Assess the acceptability of HIV treatment as prevention and early antiretroviral treatment among gay and bisexual men in Australia and any changes in attitudes over time.
National, online, cross-sectional surveys of gay and bisexual men were repeated in 2011 and 2013. Changes in attitudes to HIV treatment over time were assessed with multivariate analysis of variance. The characteristics of men who agreed that HIV treatment prevented transmission and thought that early treatment was necessary were identified with multivariate logistic regression.
In total, 2599 HIV-negative, untested and HIV-positive men participated (n = 1283 in 2011 and n = 1316 in 2013). Attitudes changed little between 2011 and 2013; most participants remained sceptical about the preventative benefits of HIV treatment. In 2013, only 2.6% of men agreed that HIV treatment prevented transmission; agreement was associated with being HIV-positive, having an HIV-positive regular partner, and having received HIV post-exposure prophylaxis. In contrast, 71.8% agreed that early antiretroviral treatment is necessary; younger men were more likely and HIV-positive men and participants with HIV-positive partners were much less likely to agree with this.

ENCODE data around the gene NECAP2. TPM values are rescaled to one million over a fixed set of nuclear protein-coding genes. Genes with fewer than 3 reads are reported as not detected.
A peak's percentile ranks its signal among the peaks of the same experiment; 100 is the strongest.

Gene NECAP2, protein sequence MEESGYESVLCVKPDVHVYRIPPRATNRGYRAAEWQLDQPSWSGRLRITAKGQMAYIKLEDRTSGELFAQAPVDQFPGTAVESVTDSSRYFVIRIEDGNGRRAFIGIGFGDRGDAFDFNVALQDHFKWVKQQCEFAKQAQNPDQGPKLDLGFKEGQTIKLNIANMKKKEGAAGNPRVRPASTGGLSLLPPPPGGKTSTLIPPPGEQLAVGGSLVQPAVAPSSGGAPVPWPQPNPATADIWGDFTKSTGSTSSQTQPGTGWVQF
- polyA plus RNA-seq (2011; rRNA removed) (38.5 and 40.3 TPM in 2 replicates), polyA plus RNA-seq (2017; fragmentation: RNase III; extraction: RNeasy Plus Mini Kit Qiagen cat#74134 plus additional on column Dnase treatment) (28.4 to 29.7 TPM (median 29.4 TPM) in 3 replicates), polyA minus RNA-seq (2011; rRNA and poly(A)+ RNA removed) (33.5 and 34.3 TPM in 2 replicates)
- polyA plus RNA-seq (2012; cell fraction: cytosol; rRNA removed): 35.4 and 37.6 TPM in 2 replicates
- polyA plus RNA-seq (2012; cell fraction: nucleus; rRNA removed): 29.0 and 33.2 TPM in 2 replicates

Promoting the individual health benefits of HIV treatment rather than its preventative benefits remains more acceptable to Australian gay and bisexual men.